So what's with all this 80s stuff? Meet Vegan Vince

6 Tips to Spruce up Your Veggies

Try out these 6 easy tips to increase your veggie consumption. The more vegetables you eat, the better you will feel from increased vitamins, minerals, enzymes, chlorophyll, fiber, and water content.

vegetables_roasted_tomatoes_onion_garlic_squash_zucchini_healthy_picWe all know we need to eat more vegetables to increase our vitality and health. But let’s face it, no one wants to munch on boring salads or steamed veggies all the time. Here are 6 easy tips to spruce up your veggie eating, whether raw or cooked. Take care of yourself and have fun doing it. Life is too short not to!

1) Quality of your salt

The quality of your salt is so important for increased nutrition and the absence of chemicals found in table salt. Rock salts, Himalayan sea salts, and Celtic sea salts offer 80+ trace minerals which energize your body and actually help keep your blood pressure balanced. Table salt on the other hand has been stripped of its minerals, contains additives and chemicals, and will contribute to imbalances of the body over time.

The beauty of a rock salt or sea salt that’s not over-processed is that it’s not only healthier, but it has a stronger flavor and you don’t need to use much. Depending on where it originates, real sea salt will be either grey (off-white) or slightly pink in color. If your salt is white, it’s been over-processed! It’s true. A little sprinkle of good salt in your salad dressings or steamed, cooked veggies goes a long way and really changes your veggie eating.

2) Garlic

If you enjoy the taste of garlic and can digest it well, a little bit of diced up, fresh garlic (not bottled sitting in oil) with a sprinkle of a good salt and a drizzle of 100% extra virgin cold-pressed olive oil, organic coconut oil, hemp oil, or avocado oil is delicious over a salad or steamed veggies (drizzle the oil on when finished steaming). It is so simple but divine every time. And as we know, a little bit of garlic is such a powerful immune booster.

3) Herbs and Spices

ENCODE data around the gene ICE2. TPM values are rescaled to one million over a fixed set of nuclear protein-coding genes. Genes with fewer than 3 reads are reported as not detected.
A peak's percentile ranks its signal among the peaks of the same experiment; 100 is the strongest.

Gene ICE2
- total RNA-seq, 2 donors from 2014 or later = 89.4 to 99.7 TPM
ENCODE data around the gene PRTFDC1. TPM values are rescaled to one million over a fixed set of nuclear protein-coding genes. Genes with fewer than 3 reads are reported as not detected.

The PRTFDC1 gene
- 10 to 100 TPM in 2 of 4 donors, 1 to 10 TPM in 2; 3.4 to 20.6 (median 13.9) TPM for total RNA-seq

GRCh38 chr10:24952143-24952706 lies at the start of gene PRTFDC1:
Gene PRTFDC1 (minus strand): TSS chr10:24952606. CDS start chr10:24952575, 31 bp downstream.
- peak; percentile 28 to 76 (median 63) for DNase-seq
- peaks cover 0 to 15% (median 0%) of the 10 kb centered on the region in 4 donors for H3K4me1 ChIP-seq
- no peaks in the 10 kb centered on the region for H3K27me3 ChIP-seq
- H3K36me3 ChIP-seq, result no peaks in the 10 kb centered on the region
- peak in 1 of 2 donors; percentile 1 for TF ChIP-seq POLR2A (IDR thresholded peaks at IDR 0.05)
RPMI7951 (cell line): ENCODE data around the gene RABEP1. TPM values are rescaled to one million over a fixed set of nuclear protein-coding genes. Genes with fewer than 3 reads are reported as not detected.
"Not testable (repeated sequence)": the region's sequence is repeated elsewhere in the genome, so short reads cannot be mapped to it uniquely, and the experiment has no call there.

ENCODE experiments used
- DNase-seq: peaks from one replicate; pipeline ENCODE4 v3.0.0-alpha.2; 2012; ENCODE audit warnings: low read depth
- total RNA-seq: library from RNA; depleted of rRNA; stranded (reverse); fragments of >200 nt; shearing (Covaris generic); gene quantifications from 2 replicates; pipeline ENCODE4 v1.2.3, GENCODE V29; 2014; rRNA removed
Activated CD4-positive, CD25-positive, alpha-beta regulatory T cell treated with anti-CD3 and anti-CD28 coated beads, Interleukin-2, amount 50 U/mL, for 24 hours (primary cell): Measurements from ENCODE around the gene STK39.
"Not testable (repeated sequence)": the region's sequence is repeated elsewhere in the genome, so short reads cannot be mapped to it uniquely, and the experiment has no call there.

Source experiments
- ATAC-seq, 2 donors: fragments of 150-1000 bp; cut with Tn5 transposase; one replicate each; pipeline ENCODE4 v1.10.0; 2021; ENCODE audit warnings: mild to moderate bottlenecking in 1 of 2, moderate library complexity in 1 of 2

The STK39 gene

garlic_cloves_allium_sulfer_food_spice_herbs_rosemary_picSometimes just a little rock salt with some fresh herbs or spices, a sprinkle of garlic, and a drizzle of raw coconut or hemp oil is my fave. Each herb or spice adds a totally different flavor. Plus they’re all nutrition and digestion enhancers that contribute to better health. My favorite herbs are cilantro, basil, parsley, and rosemary. My favorite spices are cumin, cayenne, paprika, ginger, and Chinese five-spice powder. These are just my personal faves, but there are so many to choose from and play with. Have fun trying new things!

4) Tamari or Nama Shoyu

Both of these are healthier replacements for soy sauce which is typically very high in sodium, soy, and gluten from wheat. Tamari is much more common to find in supermarkets now and is usually gluten-free, which means it does not contain wheat, and tastes just like soy sauce. Nama Shoyu is raw, unpasteurized soy sauce that contains living enzymes and cultured organisms. It is fermented soy (the fermentation process makes it a healthier choice than regular soy sauce) and it tastes great, too. Both of these are salty in taste (just like soy sauce) and are great in your salad dressings or on top of steamed veggies. I like to use a little bit of Tamari or Nama Shoyu with a sprinkle of cayenne pepper. Salty spiciness!

5) Tahini

Tahini is a sesame seed butter high in calcium and protein. From a taste point of view, it’s very creamy and thick, so it makes wonderful sauces for raw or cooked veggies. You can make salad dressings or sauces that are delicious and satisfying. Blend tahini with a little bit of water, garlic, cilantro, tamari, and fresh lemon juice to make a salad dressing or sauce. This is so easy, so tasty, and so satisfying! Here is another great sauce or dressing recipe for you: Gracious Living Creamy Cucumber Dressing.

6) Nutritional Yeast

vegetables_table_healthy_green_onion_pepper_potato_garlic_peas_broccoli_picNutritional yeast or Saccharomyces cerevisiae is a microorganism grown on sugar cane and beet molasses. Once harvested, it undergoes heat treatment to deactivate it and then crumbled. Don’t be put off by the name or the description because this one is a tasty winner! It has a nutty cheese flavor and is completely vegan (that’s right—a natural cheese flavor that’s not cheese!) Nutritional yeast is often used by vegans to create yummy vegan "cheese" dishes and “nacho” type sauces.

Don’t confuse it with baking yeast, active dry yeast, or brewer’s yeast that are typically bitter. Nutritional yeast will definitely spruce up your salad dressings or steamed veggies. (It’s also really good in soups and rice.)

Not only does it taste delicious, but it contains vitamins, minerals, and even protein, is low in fat and sodium, and free of sugar and gluten. They’re little yellow flakes you can buy at the supermarket or bulk food store. And nutritional yeast doesn't have to be reserved just for vegans as it is tasty and flavorful for anyone! It definitely needs a better name though.

Try these recipes that incorporate tamari!

Leave a


This website uses cookies to ensure you get the best experience on our website.